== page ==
Helps conditions like plantar fasciitis, strains, sprains, and heel spurs. Supports arch while in motion. Reduces pain elsewhere by maintaining foot alignment. Contains soft gel inserts for extra support and comfort. Low profile. Thin. Strap with hook-and-loop closure. Non-slip rubber inner lining. Breathable. Well-made.
Gel inserts may feel a little hard, but that's so they provide support instead of quickly flattening under body weight.
Available in six sizes, and finding the right size is easy with the foot width chart. Colors available include pink and blue as well as gray and nude. Material is highly breathable to eliminate foot sweats and blistering. Affordable enough to buy more than one pair.
Some wearers say the compressive support is a bit too tight, especially for those prone to foot swelling.
Provide relief from pain caused by plantar fasciitis, edema, arthritis, and injuries. Lightweight foot brace with graduated compression at ankle, heel and arch. Improves circulation, reduces swelling, provides therapeutic pressure. Thin and flexible. Can combine with orthotics, insoles, splints and taping. Choice of size and colors. Provide moderate compression.
Should provide compression, but not leave an imprint that lasts more than an hour.
Targeted support for plantar fascia ligament. Reinforced shock-absorbing heel. Power support technology gives targeted foot, heel, arch and ankle support without restricting motion. Lycra/Spandex construction. Balanced compression that decreases inflammation. Thin, lightweight and breathable. Moisture wicking. Snug but not uncomfortable. Thin enough to wear with many styles of shoes. Choice of size and color.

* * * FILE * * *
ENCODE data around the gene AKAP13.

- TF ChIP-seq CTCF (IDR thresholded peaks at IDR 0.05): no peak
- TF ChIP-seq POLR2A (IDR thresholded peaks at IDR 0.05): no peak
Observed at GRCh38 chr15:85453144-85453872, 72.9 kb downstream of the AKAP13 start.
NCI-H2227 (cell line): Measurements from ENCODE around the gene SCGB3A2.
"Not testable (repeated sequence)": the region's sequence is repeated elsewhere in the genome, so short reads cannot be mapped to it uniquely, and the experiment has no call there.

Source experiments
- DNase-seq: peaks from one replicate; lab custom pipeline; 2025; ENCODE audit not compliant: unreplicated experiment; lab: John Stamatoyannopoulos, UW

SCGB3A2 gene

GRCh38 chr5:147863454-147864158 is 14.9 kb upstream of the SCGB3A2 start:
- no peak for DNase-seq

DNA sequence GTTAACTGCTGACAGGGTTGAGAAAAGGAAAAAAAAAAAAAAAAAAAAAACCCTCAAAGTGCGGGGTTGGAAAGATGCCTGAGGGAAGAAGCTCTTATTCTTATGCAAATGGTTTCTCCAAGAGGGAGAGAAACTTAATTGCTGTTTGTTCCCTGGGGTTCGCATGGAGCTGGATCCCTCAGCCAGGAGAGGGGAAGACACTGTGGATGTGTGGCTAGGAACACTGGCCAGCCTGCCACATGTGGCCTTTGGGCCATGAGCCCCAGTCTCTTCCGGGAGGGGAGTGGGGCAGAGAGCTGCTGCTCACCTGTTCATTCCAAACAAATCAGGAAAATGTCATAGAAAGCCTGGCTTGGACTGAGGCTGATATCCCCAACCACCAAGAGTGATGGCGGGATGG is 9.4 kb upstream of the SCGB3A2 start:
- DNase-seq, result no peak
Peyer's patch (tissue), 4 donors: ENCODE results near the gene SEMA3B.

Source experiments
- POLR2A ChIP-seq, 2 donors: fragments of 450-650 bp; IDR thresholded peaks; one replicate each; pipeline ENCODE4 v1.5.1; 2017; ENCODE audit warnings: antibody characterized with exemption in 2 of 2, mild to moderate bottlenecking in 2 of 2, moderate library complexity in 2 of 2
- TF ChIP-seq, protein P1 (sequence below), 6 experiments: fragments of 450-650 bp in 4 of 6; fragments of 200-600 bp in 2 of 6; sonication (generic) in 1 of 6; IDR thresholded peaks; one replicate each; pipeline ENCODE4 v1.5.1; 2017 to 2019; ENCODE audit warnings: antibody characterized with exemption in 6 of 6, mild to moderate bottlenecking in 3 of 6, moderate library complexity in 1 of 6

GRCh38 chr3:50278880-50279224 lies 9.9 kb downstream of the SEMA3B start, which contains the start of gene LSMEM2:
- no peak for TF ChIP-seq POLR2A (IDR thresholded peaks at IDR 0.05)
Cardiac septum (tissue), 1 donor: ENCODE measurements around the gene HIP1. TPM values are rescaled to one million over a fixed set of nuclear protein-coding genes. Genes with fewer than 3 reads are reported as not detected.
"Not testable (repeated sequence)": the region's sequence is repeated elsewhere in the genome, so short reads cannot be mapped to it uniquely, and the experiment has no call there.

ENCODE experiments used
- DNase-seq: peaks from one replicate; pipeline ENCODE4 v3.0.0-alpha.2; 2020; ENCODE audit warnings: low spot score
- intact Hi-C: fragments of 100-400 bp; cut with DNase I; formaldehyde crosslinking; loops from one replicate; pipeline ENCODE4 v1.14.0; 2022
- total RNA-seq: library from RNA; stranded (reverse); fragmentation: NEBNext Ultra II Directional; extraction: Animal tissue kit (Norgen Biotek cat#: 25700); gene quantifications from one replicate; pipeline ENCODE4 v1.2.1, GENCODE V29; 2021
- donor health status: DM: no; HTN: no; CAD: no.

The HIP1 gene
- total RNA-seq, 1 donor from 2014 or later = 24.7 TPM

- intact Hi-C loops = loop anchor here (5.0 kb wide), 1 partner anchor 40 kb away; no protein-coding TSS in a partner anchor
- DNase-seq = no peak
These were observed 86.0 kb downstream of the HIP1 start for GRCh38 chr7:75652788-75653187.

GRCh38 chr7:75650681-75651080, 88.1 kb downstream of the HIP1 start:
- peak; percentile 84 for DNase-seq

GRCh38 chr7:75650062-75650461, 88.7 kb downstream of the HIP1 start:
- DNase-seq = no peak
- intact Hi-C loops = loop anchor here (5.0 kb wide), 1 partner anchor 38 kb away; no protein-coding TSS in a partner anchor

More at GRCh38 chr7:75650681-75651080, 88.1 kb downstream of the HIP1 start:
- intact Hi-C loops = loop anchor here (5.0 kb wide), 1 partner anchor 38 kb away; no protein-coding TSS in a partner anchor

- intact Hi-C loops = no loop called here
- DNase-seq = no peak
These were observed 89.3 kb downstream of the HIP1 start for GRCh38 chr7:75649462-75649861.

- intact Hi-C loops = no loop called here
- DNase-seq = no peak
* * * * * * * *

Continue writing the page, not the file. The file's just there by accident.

May be too tight for some with swollen ankles; better for treating only arch pain rather than multiple foot problems.
Provides moderate support. Customizable inserts, cushion, and compression. Low-profile design allows you to wear with many types of shoes. Soft, stretchy fabric. Breathable. Hand wash and line dry. Provides gentle support. May slide a bit.
If you wear with stocking material, be careful that the hook-and-loop closure does not snag your stockings.
We recommend these products based on an intensive research process that's designed to cut through the noise and find the top products in this space. Guided by experts, we spend hours looking into the factors that matter, to bring you these selections.
Do you struggle with foot pain due to fallen arches or plantar fasciitis? One way to minimize pain and discomfort is by wearing compression arch supports.
If you’re wondering how a snug little sock or band could help you with these issues, it comes down to a matter of circulation. Small, controlled amounts of compression are enough to boost blood flow throughout your foot. This often results in decreased swelling, inflammation, and soreness.
With that said, it’s important to wear compression arch supports that fit well. Most designs are available in multiple sizes to account for differences in foot widths. As far as fit goes, “comfortably snug” is ideal. Compression arch supports that are too tight may result in poor circulation, not to mention discomfort.